Evanescence’s Amy Lee at 34: How Motherhood Sparked Her Creativity, Why 'Fallen' Makes Her Cringe

·Writer

After having her first child, Jack, in 2014, Evanescence frontwoman Amy Lee anticipated concentrating on motherhood, with her recording career being a distant second. But two years later, she has a new children’s album, Dream Too Much, and an Evanescence boxed set, The Ultimate Collection, a six-LP set that compiles the albums Fallen, the double-album The Open Door, Origin, Evanescence, and the rarities collection Lost Whispers.

Lee tells Yahoo Music that she is legitimately surprised to be so busy. “I kind of thought I’d be a mom and I’d be so spent that’s all I would want to focus on — not just about being spent, but just that I want to be a great mom,” she says.

However, becoming a mother instead had the opposite effect, kicking off a new surge of creativity. “I got a lot of inspiration after having my first baby. I never would’ve imagined I would make this kids’ record, and certainly wouldn’t have imagined that I would be really super-motivated and excited about new Evanescence stuff and all this craziness at the same time,” Lee says. “I just feel hugely inspired by it all, so it’s really great, it’s exciting.”

For Lee, the moment she saw Jack it was love at first sight, causing that creative surge almost instantly. “I guess the part that you can’t prepare for is the biological and chemical miracle that happens,” she says. “Some stuff changed, not just in my body, but in my heart, and I literally felt like I was seeing color for the first time and just this flood of feelings and words and thoughts and everything. I was super-inspired just by staring into his face.”

Lee also credits her age, now 34, with also igniting her creative spark. “I think that’s part of being in your thirties. I feel like, ‘I’m not wasting any more time,’” she says. “It’s not like I’m getting rest anyway when I’m hanging out here. I’m up at six, five in the morning taking care of Jack anyway, so might as well just go crazy, let it be chaotic and creative at the same time.”

Part of the Ultimate Collection will be a new/old song, “Even in Death,” which Lee explains is actually her way of embracing her musical past. “I looked through Origin for the first time in many years this year, through this experience, and that song has always been one that has a good heart and I still like the lyrics,” she says. “[But] our old recording of it is really bad, it’s us as kids with whatever we can find to record with. I think that’s the hardest part for me. You can always redo production but lyrics are lyrics; if the lyrics are dumb, I just can’t get my head around enjoying it. And I think that ‘Even in Death’ has some beautiful lyrics that actually are very much in the art and vision of what Evanescence grew into. So I took that song and redid it with my collaborator friend Dave Egger, on cello, in New York, and we made this really different version that I love. It just felt like redeeming the song.”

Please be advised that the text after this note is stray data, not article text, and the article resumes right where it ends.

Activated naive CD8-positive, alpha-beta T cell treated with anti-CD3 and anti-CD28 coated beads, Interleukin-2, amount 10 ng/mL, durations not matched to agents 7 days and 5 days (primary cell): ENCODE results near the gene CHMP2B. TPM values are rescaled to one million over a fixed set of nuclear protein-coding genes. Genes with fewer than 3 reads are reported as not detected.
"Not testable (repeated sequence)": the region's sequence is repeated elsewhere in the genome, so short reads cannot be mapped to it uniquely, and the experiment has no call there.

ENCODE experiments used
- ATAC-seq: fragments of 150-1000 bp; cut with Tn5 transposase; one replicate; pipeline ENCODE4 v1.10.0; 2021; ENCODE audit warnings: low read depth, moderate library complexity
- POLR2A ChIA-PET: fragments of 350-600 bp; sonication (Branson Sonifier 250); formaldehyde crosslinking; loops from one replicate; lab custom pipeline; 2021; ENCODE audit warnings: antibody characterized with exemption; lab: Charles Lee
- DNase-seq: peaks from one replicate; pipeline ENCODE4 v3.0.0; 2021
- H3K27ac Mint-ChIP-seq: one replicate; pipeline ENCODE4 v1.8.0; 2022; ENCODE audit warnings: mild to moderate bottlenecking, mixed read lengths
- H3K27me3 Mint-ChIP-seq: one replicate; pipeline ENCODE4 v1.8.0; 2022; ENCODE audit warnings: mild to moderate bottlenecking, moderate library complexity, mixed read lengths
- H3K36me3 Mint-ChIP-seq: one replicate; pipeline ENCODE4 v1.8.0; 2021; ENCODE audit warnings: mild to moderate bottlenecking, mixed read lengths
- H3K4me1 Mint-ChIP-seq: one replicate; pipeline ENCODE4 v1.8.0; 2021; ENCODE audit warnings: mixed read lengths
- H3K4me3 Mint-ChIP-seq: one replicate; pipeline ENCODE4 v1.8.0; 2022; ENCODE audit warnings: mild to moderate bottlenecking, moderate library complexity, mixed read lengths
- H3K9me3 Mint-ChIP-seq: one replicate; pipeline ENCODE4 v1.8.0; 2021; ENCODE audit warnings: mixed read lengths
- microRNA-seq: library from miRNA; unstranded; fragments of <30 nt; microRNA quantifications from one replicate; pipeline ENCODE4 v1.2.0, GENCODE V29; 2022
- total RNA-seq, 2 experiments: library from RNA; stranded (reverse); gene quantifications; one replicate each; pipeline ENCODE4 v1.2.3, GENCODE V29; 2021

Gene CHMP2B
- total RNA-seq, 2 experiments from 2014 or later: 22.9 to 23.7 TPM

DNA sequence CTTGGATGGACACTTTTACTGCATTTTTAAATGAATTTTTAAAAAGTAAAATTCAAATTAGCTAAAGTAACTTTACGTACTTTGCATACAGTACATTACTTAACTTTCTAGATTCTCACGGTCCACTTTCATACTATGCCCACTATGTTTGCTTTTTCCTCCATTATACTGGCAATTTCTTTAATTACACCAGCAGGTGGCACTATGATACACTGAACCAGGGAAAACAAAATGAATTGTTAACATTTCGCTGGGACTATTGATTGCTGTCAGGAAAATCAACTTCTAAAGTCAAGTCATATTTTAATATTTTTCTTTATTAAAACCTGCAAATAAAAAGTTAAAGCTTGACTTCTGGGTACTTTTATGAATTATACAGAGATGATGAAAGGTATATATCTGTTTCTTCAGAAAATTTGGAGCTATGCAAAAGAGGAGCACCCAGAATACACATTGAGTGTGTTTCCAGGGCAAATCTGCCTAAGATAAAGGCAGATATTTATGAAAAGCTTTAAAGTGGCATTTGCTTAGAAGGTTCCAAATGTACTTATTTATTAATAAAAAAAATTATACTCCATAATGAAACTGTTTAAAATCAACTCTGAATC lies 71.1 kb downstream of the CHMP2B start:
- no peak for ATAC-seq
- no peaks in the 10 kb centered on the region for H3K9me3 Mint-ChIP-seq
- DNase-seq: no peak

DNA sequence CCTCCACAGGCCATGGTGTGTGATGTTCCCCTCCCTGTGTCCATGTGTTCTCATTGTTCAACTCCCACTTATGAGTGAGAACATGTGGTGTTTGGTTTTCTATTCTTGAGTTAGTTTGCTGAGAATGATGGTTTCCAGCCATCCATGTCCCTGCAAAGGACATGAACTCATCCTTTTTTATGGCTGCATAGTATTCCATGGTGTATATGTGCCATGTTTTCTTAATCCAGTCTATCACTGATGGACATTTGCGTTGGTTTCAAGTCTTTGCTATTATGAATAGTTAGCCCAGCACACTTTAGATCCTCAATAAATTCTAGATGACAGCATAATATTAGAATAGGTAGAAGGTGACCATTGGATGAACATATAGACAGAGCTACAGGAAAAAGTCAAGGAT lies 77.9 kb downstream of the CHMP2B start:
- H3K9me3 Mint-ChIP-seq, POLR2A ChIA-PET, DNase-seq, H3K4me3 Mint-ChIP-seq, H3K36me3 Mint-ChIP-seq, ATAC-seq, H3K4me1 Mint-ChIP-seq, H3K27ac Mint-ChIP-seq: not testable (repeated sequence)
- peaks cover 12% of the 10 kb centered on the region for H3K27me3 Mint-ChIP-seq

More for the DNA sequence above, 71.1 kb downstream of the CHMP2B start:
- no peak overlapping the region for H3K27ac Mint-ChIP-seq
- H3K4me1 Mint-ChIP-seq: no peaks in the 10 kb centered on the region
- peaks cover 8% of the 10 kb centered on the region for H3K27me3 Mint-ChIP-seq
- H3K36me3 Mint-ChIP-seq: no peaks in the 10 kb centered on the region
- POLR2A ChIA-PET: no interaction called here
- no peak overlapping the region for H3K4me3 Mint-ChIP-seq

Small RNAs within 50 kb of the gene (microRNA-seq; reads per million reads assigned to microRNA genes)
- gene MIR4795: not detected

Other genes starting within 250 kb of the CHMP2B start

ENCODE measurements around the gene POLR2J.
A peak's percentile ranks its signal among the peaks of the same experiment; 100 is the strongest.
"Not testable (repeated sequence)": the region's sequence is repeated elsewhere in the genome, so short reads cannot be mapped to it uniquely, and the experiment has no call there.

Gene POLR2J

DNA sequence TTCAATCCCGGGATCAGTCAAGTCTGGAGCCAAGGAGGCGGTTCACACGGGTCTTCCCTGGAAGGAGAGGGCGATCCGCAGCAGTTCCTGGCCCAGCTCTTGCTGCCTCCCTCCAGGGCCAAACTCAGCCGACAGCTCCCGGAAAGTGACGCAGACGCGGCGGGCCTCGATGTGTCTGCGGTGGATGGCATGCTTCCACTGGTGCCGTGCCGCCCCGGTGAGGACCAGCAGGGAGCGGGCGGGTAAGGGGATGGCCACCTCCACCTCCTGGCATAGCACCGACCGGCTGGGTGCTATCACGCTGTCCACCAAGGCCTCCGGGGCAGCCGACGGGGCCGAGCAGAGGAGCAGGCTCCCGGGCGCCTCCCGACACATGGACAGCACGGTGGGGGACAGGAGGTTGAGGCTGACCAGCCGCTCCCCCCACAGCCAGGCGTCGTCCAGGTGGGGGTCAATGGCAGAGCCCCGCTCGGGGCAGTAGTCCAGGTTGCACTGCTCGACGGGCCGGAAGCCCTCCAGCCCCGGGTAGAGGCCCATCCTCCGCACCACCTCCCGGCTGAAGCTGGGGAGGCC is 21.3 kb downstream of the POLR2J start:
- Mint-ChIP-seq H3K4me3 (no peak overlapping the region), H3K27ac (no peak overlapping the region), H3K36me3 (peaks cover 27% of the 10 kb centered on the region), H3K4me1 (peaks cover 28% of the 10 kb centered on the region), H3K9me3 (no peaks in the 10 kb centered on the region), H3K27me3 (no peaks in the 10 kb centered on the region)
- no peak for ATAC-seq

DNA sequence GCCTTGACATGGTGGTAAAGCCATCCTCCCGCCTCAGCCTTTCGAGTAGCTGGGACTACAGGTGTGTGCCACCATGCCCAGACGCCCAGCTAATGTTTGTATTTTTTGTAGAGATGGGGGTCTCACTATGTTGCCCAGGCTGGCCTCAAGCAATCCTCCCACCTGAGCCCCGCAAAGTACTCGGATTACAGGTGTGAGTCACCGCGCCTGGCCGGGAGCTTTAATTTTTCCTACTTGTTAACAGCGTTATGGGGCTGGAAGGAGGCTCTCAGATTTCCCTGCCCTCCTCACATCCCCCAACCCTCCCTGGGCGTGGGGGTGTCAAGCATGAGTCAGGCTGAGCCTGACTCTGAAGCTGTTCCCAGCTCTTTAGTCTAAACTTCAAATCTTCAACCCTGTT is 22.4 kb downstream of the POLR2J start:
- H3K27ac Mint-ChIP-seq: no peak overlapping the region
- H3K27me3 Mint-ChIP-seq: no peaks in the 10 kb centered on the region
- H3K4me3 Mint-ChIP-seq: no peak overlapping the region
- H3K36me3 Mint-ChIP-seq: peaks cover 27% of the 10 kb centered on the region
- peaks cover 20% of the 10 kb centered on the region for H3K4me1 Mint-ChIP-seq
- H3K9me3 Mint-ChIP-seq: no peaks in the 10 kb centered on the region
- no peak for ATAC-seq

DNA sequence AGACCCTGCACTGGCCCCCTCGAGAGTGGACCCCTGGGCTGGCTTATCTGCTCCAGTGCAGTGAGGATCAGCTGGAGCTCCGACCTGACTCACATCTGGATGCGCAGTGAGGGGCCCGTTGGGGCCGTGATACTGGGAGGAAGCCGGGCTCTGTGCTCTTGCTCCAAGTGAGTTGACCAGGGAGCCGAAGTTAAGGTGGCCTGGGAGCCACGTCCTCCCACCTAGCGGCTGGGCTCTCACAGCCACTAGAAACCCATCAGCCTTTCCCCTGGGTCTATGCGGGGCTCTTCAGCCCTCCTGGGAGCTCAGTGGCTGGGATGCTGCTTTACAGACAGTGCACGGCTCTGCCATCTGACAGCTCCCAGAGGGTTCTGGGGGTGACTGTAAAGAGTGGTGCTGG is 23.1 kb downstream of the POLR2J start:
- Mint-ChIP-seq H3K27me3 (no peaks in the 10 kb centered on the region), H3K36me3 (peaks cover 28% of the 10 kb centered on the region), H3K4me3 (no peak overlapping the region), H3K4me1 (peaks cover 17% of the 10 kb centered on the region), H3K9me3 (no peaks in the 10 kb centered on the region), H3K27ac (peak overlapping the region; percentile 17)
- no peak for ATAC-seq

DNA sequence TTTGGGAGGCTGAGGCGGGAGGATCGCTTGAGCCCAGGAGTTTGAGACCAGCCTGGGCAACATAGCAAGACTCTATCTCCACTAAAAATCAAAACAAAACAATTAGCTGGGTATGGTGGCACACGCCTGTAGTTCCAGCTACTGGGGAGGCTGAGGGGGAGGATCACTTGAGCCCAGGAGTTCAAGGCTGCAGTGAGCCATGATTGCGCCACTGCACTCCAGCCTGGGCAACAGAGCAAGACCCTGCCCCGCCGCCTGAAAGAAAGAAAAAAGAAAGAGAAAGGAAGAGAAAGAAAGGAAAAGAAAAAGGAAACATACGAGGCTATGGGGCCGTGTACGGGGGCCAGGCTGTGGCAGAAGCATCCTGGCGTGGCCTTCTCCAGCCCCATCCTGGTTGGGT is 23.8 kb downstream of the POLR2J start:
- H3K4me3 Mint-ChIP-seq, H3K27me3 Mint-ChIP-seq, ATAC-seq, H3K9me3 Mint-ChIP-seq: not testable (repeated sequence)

The band’s debut, Fallen, sold more than 17 million copies worldwide and is one of only eight albums to spend a year in the Billboard Top 50. Despite that success, Lee admits it is still hard for her to listen to the album at times. “A lot of the really old stuff, it’s been hard for me to revisit because of growing pains,” she says. “I’m sure you started writing when you were young; it was probably a dream of yours to do what you do. Go back to that sixth-grade journal where you’re first writing poetic stuff, and you just are cracking up or gagging at yourself. But what’s funny about me is some of that stuff made it to our most successful record to date. There’s stuff on Fallen I’m cringing at.”

Now 13 years removed from that album, though, Lee can look back on that phenomenon and appreciate all the album’s success has afforded her and look forward to the future of Evanescence. “I’m still wondering, how did all of that happen? I have no idea,” she laughs. “We’re very blessed and very lucky. I feel like the luckiest thing is I’m afforded the ability and the gift and luxury of being able to make music professionally still today. And we owe a lot to the success from the beginning. Something happened where our music touched people, and that makes me so grateful because I love making music and I’m positive I’ve become a better musician and a better performer since our first album came out. And I’ve been given a platform to prove that.”